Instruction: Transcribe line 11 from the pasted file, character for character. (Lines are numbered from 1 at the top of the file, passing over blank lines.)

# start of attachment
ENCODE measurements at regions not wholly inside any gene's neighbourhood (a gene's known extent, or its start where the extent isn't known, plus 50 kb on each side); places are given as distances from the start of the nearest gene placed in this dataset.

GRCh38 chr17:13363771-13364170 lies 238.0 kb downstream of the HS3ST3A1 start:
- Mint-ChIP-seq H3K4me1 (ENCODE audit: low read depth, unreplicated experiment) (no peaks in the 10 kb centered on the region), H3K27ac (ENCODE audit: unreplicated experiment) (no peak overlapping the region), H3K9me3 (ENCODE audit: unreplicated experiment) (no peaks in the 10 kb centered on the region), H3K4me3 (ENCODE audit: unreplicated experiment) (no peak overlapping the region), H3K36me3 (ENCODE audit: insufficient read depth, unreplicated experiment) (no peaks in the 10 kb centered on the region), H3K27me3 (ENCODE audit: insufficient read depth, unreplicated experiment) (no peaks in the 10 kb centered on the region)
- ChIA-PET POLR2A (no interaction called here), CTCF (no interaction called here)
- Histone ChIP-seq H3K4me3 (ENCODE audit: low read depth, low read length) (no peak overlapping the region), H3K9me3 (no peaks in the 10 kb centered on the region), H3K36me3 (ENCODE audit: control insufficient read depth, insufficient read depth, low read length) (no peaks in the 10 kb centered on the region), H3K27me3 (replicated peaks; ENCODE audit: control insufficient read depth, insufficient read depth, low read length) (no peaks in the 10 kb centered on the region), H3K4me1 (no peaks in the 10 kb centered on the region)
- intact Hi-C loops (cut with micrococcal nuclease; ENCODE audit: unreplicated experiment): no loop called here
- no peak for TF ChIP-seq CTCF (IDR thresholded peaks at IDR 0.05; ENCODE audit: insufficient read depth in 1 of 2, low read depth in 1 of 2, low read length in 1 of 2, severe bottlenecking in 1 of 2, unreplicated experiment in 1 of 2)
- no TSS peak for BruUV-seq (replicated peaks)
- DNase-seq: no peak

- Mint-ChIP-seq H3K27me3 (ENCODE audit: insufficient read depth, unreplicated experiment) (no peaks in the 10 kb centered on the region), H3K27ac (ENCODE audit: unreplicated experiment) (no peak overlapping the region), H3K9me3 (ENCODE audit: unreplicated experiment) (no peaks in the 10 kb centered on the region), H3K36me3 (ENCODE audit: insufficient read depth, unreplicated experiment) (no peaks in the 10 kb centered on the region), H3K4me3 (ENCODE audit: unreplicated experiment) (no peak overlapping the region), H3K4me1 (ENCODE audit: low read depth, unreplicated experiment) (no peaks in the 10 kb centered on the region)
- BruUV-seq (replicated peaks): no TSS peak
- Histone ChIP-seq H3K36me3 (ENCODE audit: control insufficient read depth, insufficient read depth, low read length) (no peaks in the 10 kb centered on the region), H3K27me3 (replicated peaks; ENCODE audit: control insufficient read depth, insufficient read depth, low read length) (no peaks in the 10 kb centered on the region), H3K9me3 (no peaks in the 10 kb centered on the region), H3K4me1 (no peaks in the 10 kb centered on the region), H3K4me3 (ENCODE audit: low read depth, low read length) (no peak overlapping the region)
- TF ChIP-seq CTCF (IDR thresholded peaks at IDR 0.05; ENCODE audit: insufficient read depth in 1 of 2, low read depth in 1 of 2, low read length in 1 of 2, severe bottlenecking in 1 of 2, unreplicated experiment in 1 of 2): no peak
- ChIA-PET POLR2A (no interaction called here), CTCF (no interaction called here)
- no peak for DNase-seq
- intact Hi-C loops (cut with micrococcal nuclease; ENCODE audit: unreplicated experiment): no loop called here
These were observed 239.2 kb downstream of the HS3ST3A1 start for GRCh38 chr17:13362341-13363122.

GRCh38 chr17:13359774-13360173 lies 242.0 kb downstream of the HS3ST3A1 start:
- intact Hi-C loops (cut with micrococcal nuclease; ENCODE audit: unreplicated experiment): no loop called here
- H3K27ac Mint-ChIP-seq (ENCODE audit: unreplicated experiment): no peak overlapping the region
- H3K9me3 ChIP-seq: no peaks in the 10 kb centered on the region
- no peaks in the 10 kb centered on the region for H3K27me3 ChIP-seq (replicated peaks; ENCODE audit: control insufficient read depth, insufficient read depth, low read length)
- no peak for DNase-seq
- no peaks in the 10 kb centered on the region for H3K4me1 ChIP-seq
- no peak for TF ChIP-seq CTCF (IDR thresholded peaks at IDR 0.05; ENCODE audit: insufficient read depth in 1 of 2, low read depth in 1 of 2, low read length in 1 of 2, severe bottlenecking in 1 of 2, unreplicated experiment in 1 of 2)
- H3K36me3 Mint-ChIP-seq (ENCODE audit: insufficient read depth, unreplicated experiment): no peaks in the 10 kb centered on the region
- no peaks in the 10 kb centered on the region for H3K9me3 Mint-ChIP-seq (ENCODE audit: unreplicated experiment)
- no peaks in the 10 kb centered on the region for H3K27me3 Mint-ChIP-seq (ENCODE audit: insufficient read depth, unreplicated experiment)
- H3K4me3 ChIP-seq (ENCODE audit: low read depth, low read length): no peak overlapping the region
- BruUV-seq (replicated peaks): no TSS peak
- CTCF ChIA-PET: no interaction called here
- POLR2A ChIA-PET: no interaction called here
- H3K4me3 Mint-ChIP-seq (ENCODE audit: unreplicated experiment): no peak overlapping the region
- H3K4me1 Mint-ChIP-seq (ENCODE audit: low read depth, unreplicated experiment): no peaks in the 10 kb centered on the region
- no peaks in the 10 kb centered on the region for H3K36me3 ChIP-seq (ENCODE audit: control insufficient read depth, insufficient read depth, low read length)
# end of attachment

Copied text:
- BruUV-seq (replicated peaks): no TSS peak